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From the Times: Money Walks: In Hard Times, Sports Is Bad for Business

A New York Times article today suggests that high-rollers are no longer able to spend on luxury suites at baseball games and at the U.S. Open because the high cost exceeds what they can now get reimbursed as business expenses:
Baseball’s deliberate pace and the increasingly lavish suites and box seats have made major league games an ideal setting for doing business. But for bankers, brokers and others in the financial industry, accepting an invitation to a game has fast become taboo.

Not only are companies cutting their entertainment budgets, but they are also facing increased scrutiny from regulators, shareholders and politicians — pressures that have forced workers even at healthy firms to avoid being seen at sporting events.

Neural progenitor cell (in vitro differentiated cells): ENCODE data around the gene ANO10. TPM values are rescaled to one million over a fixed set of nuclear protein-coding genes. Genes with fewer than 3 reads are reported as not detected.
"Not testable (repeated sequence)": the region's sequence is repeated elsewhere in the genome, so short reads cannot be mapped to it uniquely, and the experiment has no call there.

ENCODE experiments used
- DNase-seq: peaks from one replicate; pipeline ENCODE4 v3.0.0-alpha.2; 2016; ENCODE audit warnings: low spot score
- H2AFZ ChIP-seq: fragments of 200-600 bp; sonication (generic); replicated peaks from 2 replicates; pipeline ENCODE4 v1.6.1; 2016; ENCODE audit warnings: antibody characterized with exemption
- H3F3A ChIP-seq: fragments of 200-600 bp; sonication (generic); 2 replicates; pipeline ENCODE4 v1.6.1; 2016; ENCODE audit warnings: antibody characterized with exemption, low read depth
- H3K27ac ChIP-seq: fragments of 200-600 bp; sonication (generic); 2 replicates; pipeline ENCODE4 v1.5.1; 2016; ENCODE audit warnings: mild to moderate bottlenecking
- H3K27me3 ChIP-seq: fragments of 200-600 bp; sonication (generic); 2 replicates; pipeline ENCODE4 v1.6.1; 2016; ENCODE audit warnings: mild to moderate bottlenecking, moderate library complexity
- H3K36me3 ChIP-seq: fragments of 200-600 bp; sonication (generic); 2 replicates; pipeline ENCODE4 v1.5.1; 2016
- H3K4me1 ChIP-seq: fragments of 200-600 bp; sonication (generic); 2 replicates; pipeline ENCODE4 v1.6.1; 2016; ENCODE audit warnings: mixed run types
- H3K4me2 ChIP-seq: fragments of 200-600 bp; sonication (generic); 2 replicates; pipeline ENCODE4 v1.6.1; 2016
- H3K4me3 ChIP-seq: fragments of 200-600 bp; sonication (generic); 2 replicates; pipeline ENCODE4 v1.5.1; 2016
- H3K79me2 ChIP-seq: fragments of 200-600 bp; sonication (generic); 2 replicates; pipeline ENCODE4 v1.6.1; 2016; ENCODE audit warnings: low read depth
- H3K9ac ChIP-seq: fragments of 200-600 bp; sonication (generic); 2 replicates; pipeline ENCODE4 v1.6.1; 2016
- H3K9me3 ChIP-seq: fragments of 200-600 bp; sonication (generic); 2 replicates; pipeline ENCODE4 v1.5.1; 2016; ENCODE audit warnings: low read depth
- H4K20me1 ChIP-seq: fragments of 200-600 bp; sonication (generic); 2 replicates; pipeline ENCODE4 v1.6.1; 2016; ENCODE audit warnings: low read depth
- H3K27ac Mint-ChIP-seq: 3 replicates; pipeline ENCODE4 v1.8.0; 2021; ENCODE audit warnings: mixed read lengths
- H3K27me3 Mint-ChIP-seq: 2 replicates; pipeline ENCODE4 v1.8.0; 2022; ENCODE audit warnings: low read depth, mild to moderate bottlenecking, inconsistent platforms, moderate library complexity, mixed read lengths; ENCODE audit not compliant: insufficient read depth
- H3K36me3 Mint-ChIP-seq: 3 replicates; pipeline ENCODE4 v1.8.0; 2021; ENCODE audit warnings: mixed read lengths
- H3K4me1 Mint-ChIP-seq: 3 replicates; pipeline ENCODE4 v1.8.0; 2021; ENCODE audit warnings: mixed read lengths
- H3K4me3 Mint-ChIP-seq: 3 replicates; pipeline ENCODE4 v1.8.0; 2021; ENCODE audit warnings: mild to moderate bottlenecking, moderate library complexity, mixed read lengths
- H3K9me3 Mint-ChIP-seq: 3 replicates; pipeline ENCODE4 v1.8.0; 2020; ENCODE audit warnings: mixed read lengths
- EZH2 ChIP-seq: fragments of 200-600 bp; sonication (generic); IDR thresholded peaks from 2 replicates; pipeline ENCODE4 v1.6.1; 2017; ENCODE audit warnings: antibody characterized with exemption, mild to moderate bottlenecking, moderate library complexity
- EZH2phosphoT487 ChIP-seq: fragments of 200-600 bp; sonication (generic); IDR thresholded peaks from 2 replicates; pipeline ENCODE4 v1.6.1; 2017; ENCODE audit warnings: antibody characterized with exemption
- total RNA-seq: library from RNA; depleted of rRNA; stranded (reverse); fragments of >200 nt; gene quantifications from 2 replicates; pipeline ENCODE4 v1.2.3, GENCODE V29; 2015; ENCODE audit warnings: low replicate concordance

This is particularly true in New York, the capital of the financial industry, where the most expensive seats at the new Yankee Stadium and Citi Field, or at the Billie Jean King National Tennis Center in Queens, home of the United States Open, far exceed what many firms allow employees to accept from clients.

Presumably this extends to basketball, as well, and might just make Brooklyn Sports and Entertainment readjust expectations for revenue from the planned Brooklyn arena. And wouldn't that make the team that much less likely to pay off the arena bonds?